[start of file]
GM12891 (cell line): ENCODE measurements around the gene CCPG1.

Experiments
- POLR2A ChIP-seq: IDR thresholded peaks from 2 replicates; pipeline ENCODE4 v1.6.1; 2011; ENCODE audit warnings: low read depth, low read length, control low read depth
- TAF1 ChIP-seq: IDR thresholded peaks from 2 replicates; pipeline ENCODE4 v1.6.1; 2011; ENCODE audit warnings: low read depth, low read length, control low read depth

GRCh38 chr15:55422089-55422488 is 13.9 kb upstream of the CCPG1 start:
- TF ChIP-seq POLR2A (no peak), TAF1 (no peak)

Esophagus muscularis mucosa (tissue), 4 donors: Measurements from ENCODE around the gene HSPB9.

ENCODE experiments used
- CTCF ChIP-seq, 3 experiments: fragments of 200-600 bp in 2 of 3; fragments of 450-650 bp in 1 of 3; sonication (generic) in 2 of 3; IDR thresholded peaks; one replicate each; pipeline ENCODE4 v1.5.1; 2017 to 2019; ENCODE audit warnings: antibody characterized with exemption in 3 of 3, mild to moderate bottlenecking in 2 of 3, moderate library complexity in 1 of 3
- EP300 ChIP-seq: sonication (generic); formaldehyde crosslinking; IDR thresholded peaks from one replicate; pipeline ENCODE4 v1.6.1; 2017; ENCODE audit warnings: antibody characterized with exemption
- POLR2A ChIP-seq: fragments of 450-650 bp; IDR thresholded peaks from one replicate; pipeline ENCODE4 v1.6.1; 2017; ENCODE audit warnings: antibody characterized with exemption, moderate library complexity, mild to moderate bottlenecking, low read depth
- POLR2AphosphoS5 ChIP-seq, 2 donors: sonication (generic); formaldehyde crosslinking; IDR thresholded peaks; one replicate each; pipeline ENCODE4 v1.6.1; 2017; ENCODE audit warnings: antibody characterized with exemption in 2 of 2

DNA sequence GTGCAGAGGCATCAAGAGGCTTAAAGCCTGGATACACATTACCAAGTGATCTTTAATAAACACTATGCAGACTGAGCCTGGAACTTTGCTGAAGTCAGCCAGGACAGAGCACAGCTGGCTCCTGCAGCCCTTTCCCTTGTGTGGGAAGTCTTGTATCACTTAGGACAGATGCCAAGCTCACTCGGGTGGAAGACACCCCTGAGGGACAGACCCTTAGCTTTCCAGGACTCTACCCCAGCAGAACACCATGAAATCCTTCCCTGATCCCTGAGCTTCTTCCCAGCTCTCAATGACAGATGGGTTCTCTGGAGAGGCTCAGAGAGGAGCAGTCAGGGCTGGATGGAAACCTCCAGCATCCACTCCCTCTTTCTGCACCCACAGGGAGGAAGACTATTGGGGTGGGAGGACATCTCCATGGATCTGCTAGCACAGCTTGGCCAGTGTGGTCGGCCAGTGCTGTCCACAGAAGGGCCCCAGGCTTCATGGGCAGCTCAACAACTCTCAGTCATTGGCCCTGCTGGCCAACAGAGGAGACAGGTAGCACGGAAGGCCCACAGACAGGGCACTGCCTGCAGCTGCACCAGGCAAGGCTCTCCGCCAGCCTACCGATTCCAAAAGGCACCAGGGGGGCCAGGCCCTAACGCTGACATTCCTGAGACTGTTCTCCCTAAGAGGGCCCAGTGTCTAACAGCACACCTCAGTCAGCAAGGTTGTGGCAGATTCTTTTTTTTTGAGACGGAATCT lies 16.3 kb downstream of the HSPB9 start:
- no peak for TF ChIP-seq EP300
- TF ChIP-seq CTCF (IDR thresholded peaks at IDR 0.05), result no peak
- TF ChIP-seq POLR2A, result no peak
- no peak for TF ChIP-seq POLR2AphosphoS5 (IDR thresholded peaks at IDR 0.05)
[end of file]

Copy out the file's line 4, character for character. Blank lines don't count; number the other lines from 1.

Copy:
- TAF1 ChIP-seq: IDR thresholded peaks from 2 replicates; pipeline ENCODE4 v1.6.1; 2011; ENCODE audit warnings: low read depth, low read length, control low read depth